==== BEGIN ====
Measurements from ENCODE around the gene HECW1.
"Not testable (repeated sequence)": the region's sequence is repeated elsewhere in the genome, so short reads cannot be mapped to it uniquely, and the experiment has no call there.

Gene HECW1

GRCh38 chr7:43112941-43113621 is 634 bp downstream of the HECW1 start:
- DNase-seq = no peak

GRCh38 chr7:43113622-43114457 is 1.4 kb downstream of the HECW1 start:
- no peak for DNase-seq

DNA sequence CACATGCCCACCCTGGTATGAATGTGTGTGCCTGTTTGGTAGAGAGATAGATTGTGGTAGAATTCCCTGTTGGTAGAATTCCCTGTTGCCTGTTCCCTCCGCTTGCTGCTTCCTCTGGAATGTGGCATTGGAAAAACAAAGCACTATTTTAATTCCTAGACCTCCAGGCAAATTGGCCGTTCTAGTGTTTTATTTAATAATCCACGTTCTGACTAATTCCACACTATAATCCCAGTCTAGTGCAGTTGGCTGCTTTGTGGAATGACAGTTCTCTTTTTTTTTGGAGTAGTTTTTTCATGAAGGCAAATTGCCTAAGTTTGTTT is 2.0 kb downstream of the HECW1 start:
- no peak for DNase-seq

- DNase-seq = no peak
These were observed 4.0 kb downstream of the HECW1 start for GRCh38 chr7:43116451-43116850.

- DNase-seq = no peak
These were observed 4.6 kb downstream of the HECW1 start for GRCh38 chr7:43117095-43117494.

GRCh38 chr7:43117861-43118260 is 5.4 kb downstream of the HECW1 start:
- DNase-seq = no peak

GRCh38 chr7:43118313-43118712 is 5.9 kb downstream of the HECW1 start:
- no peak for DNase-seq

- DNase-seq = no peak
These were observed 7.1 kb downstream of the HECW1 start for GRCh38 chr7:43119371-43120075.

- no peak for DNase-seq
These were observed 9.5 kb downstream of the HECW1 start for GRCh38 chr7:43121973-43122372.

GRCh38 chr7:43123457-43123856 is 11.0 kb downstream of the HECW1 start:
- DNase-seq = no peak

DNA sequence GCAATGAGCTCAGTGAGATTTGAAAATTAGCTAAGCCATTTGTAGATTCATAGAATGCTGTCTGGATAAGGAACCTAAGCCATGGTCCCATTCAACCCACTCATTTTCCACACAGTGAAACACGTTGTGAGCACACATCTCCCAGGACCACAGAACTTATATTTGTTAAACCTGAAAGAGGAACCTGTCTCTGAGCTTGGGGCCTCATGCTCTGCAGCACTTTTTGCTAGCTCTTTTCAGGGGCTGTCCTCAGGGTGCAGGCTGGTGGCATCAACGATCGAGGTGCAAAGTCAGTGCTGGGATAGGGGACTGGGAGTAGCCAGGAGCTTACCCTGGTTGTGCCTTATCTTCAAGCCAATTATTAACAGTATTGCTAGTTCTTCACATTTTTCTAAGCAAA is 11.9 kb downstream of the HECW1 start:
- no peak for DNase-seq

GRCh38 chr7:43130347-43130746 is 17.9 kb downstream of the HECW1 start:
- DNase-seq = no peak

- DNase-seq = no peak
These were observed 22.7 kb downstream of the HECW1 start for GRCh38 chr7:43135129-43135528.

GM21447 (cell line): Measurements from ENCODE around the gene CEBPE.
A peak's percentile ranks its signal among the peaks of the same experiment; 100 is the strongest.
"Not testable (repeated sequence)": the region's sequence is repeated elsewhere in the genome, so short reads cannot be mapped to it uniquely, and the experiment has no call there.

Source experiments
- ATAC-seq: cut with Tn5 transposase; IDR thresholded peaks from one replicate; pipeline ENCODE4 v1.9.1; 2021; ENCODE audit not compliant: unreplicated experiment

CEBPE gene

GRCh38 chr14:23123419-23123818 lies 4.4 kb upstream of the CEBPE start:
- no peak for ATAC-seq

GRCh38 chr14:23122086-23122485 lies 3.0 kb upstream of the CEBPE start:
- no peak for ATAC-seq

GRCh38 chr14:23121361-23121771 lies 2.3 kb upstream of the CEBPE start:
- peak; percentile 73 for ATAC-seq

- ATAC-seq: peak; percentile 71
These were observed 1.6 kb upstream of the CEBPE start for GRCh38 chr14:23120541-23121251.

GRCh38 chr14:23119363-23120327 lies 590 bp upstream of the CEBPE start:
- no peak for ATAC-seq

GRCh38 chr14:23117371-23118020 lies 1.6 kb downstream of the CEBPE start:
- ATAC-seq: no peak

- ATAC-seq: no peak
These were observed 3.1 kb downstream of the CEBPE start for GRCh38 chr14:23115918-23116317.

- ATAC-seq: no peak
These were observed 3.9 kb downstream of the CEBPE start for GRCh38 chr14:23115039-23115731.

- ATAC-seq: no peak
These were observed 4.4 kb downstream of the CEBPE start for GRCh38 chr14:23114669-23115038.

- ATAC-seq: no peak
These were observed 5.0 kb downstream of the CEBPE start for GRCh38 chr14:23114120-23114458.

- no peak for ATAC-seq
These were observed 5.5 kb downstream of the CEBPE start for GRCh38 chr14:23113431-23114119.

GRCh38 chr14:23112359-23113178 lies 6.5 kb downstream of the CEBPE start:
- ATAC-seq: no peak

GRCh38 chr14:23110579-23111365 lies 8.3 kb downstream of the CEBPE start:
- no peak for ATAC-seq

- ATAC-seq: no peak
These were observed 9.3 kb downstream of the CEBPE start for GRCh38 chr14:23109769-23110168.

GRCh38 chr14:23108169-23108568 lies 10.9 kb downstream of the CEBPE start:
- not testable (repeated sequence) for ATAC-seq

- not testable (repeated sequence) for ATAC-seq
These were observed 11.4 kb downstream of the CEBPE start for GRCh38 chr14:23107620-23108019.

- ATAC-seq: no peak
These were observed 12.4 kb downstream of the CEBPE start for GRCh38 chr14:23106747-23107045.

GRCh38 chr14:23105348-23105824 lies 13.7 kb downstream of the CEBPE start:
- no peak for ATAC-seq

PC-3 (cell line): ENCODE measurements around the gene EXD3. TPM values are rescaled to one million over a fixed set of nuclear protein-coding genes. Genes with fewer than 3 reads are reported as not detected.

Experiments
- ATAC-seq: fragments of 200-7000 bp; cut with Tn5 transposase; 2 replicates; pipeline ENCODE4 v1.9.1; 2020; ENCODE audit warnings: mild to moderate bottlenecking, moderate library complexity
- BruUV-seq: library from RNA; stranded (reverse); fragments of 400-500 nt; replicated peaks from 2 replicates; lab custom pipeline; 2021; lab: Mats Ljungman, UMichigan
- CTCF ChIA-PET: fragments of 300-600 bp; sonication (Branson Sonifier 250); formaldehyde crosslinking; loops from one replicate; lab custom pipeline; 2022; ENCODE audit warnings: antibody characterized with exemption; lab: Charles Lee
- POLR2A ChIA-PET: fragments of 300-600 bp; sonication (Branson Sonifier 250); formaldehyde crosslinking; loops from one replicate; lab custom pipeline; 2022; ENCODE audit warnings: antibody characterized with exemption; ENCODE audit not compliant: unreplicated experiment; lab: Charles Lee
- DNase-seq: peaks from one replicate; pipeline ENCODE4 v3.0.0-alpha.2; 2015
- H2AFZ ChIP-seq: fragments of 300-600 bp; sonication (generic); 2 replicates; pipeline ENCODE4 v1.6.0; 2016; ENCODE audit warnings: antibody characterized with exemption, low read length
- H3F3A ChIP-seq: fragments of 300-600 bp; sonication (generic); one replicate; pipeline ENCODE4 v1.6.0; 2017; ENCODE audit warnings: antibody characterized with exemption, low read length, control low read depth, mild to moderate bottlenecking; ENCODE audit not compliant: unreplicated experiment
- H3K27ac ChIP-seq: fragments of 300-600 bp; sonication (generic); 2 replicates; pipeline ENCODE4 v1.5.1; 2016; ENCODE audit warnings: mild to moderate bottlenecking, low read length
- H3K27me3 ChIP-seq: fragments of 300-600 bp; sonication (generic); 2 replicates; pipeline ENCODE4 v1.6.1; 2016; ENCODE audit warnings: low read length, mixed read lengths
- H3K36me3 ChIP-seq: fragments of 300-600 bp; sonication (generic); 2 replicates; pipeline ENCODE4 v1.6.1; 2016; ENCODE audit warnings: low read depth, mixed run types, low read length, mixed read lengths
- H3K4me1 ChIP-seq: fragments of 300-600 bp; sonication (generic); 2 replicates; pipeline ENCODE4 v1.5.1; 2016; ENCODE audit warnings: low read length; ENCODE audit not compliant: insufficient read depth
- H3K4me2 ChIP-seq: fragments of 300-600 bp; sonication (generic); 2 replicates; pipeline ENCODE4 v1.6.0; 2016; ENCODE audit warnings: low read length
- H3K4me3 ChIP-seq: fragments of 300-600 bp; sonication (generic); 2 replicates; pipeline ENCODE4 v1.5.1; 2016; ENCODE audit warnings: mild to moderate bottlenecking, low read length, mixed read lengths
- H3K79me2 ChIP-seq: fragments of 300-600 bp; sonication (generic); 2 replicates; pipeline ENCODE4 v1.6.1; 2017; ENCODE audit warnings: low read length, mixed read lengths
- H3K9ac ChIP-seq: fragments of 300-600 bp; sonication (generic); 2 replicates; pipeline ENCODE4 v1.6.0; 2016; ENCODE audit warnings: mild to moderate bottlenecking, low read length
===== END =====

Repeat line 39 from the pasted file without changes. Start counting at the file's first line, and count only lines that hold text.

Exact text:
- no peak for ATAC-seq